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Europe Anticipates First ECB Rate Cut in Nearly 5 Years, Stocks Edge Higher

European markets edged higher on Thursday, nearing an all-time high, while the euro strengthened as investors awaited the European Central Bank’s (ECB) widely anticipated decision on its interest rates, expected to mark the first rate cut in nearly five years.


The pan-European STOXX 600 climbed 0.3% in early trading, while the MSCI’s main world index hovered just shy of a new peak, indicating robust sentiment among traders.


Investors were buoyed by Wall Street’s recent records, with both the S&P 500 and Nasdaq hitting new highs on Wednesday. The surge was propelled by Nvidia’s ascension to become the world’s second-most valuable company, surpassing Apple and trailing only behind Microsoft.


The euro continued its upward trajectory, rising 0.1% to approximately $1.0880, adding to its 2% gain over the past month. However, most traders remained cautious, awaiting signals from the ECB’s decision later in the day.

All 82 economists surveyed by Reuters anticipate the ECB to lower its key rate to 3.75% from the current record high of 4.0%. However, the outlook beyond this move remains uncertain, with recent robust economic data casting doubt on the necessity of further cuts this year.

Euro zone inflation exceeded expectations in May, primarily driven by price growth in the services sector, reflecting strong domestic demand. This follows larger-than-expected wage increases in the first quarter, bolstering consumers’ disposable income.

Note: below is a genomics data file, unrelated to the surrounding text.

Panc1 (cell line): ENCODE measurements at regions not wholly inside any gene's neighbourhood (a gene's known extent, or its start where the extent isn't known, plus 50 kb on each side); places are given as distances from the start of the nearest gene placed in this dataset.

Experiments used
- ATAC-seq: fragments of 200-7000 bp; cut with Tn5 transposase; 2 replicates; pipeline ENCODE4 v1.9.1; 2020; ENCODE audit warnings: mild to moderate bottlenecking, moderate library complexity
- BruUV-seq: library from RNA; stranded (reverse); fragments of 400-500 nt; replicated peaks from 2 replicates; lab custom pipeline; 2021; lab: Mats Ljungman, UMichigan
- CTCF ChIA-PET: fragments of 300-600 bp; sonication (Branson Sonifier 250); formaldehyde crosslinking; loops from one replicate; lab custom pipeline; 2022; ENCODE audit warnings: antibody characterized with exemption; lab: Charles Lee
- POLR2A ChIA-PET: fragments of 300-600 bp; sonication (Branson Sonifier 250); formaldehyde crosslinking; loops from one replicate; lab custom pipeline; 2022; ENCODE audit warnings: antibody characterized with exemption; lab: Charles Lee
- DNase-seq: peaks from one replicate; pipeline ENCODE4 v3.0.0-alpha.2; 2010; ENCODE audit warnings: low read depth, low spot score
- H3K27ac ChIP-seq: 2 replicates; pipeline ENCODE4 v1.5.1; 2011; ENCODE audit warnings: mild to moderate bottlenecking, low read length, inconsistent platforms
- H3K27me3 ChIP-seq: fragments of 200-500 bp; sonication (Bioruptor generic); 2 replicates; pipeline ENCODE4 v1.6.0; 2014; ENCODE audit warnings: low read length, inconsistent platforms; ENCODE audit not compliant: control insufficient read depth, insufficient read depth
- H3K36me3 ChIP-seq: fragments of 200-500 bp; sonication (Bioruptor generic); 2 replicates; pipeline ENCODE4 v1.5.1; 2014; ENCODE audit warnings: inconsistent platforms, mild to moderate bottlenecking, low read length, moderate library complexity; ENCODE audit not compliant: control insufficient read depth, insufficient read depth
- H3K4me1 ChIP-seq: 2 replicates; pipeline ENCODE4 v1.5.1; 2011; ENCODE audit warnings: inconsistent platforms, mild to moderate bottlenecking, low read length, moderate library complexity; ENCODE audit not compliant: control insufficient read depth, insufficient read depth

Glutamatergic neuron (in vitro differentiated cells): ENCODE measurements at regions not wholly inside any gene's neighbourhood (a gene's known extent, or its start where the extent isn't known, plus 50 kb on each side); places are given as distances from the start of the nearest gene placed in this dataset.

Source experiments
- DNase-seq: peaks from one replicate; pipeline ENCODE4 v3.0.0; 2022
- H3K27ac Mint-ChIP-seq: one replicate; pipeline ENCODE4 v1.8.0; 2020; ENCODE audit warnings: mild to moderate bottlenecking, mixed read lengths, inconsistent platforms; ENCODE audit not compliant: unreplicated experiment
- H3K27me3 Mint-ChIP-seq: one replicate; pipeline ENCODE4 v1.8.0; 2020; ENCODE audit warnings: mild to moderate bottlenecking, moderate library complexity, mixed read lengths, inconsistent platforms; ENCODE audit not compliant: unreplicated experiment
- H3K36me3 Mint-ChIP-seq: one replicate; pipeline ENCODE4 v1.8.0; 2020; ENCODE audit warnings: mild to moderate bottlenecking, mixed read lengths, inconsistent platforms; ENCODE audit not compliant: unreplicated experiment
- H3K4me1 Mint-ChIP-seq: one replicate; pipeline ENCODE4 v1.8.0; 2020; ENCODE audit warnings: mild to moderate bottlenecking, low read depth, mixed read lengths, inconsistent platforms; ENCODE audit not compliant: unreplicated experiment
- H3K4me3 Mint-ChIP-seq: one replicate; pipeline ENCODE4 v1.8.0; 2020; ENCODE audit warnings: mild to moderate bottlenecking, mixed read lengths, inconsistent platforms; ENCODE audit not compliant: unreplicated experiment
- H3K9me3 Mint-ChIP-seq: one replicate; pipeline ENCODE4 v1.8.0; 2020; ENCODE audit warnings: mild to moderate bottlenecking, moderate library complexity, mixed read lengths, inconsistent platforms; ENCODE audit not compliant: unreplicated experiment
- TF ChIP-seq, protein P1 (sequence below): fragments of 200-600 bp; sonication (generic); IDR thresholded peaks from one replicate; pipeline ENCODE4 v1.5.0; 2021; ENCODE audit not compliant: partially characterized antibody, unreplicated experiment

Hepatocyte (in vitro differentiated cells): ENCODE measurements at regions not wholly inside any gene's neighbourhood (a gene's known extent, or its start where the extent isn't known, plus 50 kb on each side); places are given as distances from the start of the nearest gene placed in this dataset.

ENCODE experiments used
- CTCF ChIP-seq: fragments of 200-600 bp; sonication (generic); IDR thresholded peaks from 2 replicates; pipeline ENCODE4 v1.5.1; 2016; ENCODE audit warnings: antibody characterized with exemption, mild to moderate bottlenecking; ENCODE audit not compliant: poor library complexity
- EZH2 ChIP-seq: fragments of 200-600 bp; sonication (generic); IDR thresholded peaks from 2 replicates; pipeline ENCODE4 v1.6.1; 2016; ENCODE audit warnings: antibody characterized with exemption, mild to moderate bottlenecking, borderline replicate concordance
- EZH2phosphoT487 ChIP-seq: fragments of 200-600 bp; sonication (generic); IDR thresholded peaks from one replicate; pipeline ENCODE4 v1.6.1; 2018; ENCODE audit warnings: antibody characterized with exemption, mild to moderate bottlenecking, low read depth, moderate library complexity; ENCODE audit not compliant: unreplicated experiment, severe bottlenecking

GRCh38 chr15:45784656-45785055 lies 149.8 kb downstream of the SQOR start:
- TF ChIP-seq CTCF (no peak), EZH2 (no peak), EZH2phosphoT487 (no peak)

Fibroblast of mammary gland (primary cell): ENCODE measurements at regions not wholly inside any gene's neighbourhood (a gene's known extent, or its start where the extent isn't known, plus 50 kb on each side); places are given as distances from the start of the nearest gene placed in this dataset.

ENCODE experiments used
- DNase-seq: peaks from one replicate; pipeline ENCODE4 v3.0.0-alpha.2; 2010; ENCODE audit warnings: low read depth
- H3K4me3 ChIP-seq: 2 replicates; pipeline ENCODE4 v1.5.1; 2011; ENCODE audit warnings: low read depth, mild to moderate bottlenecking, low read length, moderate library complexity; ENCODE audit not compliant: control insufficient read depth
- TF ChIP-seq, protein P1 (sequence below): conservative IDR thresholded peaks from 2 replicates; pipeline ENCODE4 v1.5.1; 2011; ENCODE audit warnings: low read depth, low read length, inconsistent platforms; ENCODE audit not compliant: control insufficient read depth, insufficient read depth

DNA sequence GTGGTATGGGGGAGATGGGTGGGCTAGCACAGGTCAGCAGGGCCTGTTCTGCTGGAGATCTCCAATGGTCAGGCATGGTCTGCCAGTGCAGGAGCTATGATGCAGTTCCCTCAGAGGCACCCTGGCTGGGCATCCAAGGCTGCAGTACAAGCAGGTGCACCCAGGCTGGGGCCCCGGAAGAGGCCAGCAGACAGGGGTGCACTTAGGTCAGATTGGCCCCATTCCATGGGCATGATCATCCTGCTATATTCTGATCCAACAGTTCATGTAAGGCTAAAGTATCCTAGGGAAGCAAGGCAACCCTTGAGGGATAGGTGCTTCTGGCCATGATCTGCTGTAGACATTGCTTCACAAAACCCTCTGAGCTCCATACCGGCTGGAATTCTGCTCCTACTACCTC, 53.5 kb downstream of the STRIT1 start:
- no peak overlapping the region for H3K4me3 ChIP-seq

Michael Metcalfe, head of global macro strategy at State Street Global Markets, highlighted the ECB’s decision as one of the most anticipated moves by a central bank. He suggested that the ECB’s forward guidance may become less clear following this decision, making future assessments more challenging for markets and policymakers alike.

The Bank of Canada became the first G7 country to cut rates in this cycle on Wednesday, while the U.S. Federal Reserve is expected to meet next week without making any immediate changes. In contrast, the Bank of Japan, meeting the following week, will deliberate on the timing of rate hikes.

In the bond markets, Germany’s 2-year government bond yield, sensitive to policy rate expectations, showed a slight decline. Meanwhile, 10-year U.S. Treasury yields remained near a two-month low following indications of a cooling U.S. labor market.

With markets pricing in nearly two full 25 basis point Fed cuts this year, attention now turns to the U.S. nonfarm payroll report for May, with economists expecting an increase of 185,000 jobs.

In commodities, Brent crude futures and U.S. West Texas Intermediate crude futures both saw moderate gains, while spot gold and silver prices also rose.

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